• Eating a snack or drinking water while pumping

 

Foremilk/Hindmilk and Making Fattier Milk

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How can I make fattier milk? I get this question a lot. Fat in breast milk changes constantly both throughout the day and as baby ages. It is predominantly influenced by how full/empty the breast is which tells your body how old your baby is. Newborns nurse around the clock and have a higher milk fat content than toddlers who may only nurse a handful of times a day and are getting their fats from table foods. Your diet does not usually have an effect on the quantity of fat present in breast milk but it can change the type- saturated, trans, monounsaturated, polyunsaturated.

I often get questions about foremilk/hindmilk as related to making a fattier milk. But what is fore milk/hindmilk? Is that even a thing? The breast only makes one type of milk, however, because of the way milk is released during a feeding, the fat content can change. Fats make up about 3-5% of the nutrients of breast milk and each ounce of contains about 1.2 grams of fat. Milk is made in the alveoli, which are grape-like clusters of cells at the back of the breast. Once the milk is made, it is squeezed out through the alveoli into the milk ducts, which resemble highways and carry the milk through the breast to the nipple. As milk is produced, fat globules in the milk stick to each other and to the walls of the milk ducts. As time passes, milk gradually moves toward the nipple as the breasts fill, pushing the thin watery milk forward while leaving the denser and fattier hindmilk behind (because the fat is sticking to the walls of the ducts). Shorter time between feedings or pumping a help keep the hind milk at the front of the breast. Think of it like turning on a faucet in the sink. 

At first, the water comes out cold and then gradually gets warmer until it is hot. If you come back a minute later and turn the faucet on again, it will still be relatively warm. However, if wait an hour, the water will be cold. You’ll have to wait for it to warm up again. Breast milk fat is similar.

When the baby first latches on, the higher-water content foremilk is released. Little by little the milk becomes fattier as fat globules are pulled down from the ducts. Frequent feedings or pumping mean the milk doesn’t have time to “get cold.” There is no switch that gets flipped – the change from foremilk to hindmilk is gradual. There is less foremilk for your baby to go through before they get to the fattier milk. Basically, the less time in between feedings, the higher the fat content at the beginning of that particular feeding.

Here are the best strategies to help increase the fat in your milk:

📌Nurse or pump more frequently. The fullness of the breast makes the most difference with the amount of fat in your milk. The fuller the breast, the more water content is in your milk because your body thinks baby is dehydrated from going a long time without feeding or that you have an older baby that is getting fats from table foods. The shorter amount of time you go between feeding or pumping, the higher the fat content in your milk. You will see a smaller volume, but a higher fat content.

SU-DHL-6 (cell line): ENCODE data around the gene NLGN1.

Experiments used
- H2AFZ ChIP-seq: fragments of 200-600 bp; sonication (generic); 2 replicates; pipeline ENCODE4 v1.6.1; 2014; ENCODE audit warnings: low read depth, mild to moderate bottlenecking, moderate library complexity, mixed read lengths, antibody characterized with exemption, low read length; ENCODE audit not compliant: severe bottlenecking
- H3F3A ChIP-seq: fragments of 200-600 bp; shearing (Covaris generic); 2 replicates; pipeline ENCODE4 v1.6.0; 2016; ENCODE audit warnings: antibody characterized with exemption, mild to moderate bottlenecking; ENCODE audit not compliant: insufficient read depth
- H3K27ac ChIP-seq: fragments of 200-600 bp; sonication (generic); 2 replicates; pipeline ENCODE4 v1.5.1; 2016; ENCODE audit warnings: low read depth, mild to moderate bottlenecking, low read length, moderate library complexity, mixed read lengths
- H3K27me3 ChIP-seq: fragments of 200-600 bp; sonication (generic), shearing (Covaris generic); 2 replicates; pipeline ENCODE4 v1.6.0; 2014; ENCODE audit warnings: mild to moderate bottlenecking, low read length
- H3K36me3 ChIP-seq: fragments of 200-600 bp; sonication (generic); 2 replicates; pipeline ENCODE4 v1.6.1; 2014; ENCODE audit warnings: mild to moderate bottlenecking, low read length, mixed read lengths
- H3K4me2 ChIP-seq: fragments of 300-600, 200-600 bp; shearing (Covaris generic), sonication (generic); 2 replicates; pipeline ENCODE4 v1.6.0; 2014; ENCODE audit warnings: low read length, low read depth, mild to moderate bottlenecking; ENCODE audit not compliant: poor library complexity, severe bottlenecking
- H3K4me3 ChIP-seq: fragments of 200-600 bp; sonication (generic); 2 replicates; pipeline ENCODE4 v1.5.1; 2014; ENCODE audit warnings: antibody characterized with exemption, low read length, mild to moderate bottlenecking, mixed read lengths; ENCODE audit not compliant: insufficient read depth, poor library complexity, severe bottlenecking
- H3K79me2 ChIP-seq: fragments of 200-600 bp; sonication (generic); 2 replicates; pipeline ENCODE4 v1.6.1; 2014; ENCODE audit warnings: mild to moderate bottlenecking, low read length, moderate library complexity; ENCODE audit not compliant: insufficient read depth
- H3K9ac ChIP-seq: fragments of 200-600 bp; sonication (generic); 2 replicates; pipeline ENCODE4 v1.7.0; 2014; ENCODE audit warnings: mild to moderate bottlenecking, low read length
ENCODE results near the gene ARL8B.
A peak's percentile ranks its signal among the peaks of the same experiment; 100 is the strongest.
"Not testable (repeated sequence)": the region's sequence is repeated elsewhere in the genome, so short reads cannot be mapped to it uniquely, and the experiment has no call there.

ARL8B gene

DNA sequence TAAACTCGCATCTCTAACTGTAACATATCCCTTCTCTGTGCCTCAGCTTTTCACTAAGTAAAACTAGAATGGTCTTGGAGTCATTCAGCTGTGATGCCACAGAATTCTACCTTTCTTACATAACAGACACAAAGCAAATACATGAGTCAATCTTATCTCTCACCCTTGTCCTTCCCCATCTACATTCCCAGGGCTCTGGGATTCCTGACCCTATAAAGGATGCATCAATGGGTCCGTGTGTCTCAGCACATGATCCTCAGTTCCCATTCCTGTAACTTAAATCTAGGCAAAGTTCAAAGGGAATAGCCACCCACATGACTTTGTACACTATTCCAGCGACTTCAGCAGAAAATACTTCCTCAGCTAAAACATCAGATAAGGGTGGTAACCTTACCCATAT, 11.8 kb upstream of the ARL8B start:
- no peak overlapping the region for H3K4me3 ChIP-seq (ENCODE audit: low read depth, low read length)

📌Drain the breast. Let your baby completely finish on one side before switching to the other side. Emptier breast’s have higher milk fat content. 

📌Use your hands. Compressing and massaging the breast from the chest wall down toward the nipple while feeding and/or pumping helps push fat (made at the back of the breast in the ducts) down toward the nipple faster. 

📌Eat more healthy, unsaturated fats, such as nuts, wild caught salmon, avocados, seeds, eggs, and olive oil. 

📌 Increase your protein intake. This helps increase overall milk supply, which = more  fat for your baby. Lean meats, chicken, fish, eggs, dairy, nuts, and seeds are the best dietary sources of protein. Vegetarians if you do not get enough protein from your food alone, consider adding a protein supplement in your routine.

📌Sunflower lethicin. Often used to relieve frequently blocked ducts, this supplement works by decreasing the stickiness of breast milk by mixing the fatty parts of breast milk with the watery parts to make it “slide out” easier. Some people believe that this helps increase the fatty acids in milk at the beginnings of feedings, too. 

Switching baby too quickly from breast to breast while they are still actively sucking means that they aren’t getting enough time to let the fattier hindmilk unstick from the milk ducts.

 

TAKE AWAY:

Depending on your nursing pattern, it’s possible for fat content to be higher at the beginning of a particular feeding than it is at the end of other feedings. The longer the time between feedings, the lower the fat content at the beginning of the next feeding. If feedings are closer together, you’re starting off with a higher fat content. 

Because every baby varies in the amount of time it takes him to receive his fill of the higher-fat milk at the end of the feeding, it’s important not to switch breasts while baby is actively nursing.